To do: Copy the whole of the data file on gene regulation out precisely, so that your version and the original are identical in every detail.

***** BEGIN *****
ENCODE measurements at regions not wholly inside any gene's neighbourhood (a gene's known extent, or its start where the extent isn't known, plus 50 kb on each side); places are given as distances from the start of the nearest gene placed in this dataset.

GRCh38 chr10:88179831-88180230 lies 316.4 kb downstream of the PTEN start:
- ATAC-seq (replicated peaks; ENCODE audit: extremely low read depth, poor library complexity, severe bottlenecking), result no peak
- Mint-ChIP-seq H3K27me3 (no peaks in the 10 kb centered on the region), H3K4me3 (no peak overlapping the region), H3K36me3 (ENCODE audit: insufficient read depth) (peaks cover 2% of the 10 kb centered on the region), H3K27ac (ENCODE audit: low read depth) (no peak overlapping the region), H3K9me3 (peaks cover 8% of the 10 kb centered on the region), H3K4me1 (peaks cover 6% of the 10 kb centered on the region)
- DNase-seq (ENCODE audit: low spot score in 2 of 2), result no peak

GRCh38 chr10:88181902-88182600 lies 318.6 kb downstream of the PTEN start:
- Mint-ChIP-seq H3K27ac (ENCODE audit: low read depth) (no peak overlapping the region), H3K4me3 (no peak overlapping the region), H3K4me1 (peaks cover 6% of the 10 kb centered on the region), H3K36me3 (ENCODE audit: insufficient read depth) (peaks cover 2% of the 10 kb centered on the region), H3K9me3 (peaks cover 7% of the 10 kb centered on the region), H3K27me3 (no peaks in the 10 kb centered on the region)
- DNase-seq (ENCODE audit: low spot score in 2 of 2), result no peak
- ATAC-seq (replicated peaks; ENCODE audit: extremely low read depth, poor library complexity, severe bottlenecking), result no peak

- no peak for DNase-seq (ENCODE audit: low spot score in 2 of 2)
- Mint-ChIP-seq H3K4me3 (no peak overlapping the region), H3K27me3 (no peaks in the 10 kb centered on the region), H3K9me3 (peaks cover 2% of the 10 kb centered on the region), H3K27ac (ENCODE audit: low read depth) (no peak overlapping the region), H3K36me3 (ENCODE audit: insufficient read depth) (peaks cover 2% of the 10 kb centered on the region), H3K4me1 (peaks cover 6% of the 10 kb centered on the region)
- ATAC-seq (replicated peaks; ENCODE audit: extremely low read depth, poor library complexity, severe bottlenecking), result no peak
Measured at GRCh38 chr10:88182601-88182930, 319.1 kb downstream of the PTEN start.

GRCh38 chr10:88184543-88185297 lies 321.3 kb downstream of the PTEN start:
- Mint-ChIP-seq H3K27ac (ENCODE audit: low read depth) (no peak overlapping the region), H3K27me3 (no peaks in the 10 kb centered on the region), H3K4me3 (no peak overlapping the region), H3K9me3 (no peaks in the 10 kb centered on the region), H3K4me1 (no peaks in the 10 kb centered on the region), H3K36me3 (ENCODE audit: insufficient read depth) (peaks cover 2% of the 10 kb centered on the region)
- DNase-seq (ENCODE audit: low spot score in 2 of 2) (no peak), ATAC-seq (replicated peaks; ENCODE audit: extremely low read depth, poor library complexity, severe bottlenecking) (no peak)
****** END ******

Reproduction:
ENCODE measurements at regions not wholly inside any gene's neighbourhood (a gene's known extent, or its start where the extent isn't known, plus 50 kb on each side); places are given as distances from the start of the nearest gene placed in this dataset.

GRCh38 chr10:88179831-88180230 lies 316.4 kb downstream of the PTEN start:
- ATAC-seq (replicated peaks; ENCODE audit: extremely low read depth, poor library complexity, severe bottlenecking), result no peak
- Mint-ChIP-seq H3K27me3 (no peaks in the 10 kb centered on the region), H3K4me3 (no peak overlapping the region), H3K36me3 (ENCODE audit: insufficient read depth) (peaks cover 2% of the 10 kb centered on the region), H3K27ac (ENCODE audit: low read depth) (no peak overlapping the region), H3K9me3 (peaks cover 8% of the 10 kb centered on the region), H3K4me1 (peaks cover 6% of the 10 kb centered on the region)
- DNase-seq (ENCODE audit: low spot score in 2 of 2), result no peak

GRCh38 chr10:88181902-88182600 lies 318.6 kb downstream of the PTEN start:
- Mint-ChIP-seq H3K27ac (ENCODE audit: low read depth) (no peak overlapping the region), H3K4me3 (no peak overlapping the region), H3K4me1 (peaks cover 6% of the 10 kb centered on the region), H3K36me3 (ENCODE audit: insufficient read depth) (peaks cover 2% of the 10 kb centered on the region), H3K9me3 (peaks cover 7% of the 10 kb centered on the region), H3K27me3 (no peaks in the 10 kb centered on the region)
- DNase-seq (ENCODE audit: low spot score in 2 of 2), result no peak
- ATAC-seq (replicated peaks; ENCODE audit: extremely low read depth, poor library complexity, severe bottlenecking), result no peak

- no peak for DNase-seq (ENCODE audit: low spot score in 2 of 2)
- Mint-ChIP-seq H3K4me3 (no peak overlapping the region), H3K27me3 (no peaks in the 10 kb centered on the region), H3K9me3 (peaks cover 2% of the 10 kb centered on the region), H3K27ac (ENCODE audit: low read depth) (no peak overlapping the region), H3K36me3 (ENCODE audit: insufficient read depth) (peaks cover 2% of the 10 kb centered on the region), H3K4me1 (peaks cover 6% of the 10 kb centered on the region)
- ATAC-seq (replicated peaks; ENCODE audit: extremely low read depth, poor library complexity, severe bottlenecking), result no peak
Measured at GRCh38 chr10:88182601-88182930, 319.1 kb downstream of the PTEN start.

GRCh38 chr10:88184543-88185297 lies 321.3 kb downstream of the PTEN start:
- Mint-ChIP-seq H3K27ac (ENCODE audit: low read depth) (no peak overlapping the region), H3K27me3 (no peaks in the 10 kb centered on the region), H3K4me3 (no peak overlapping the region), H3K9me3 (no peaks in the 10 kb centered on the region), H3K4me1 (no peaks in the 10 kb centered on the region), H3K36me3 (ENCODE audit: insufficient read depth) (peaks cover 2% of the 10 kb centered on the region)
- DNase-seq (ENCODE audit: low spot score in 2 of 2) (no peak), ATAC-seq (replicated peaks; ENCODE audit: extremely low read depth, poor library complexity, severe bottlenecking) (no peak)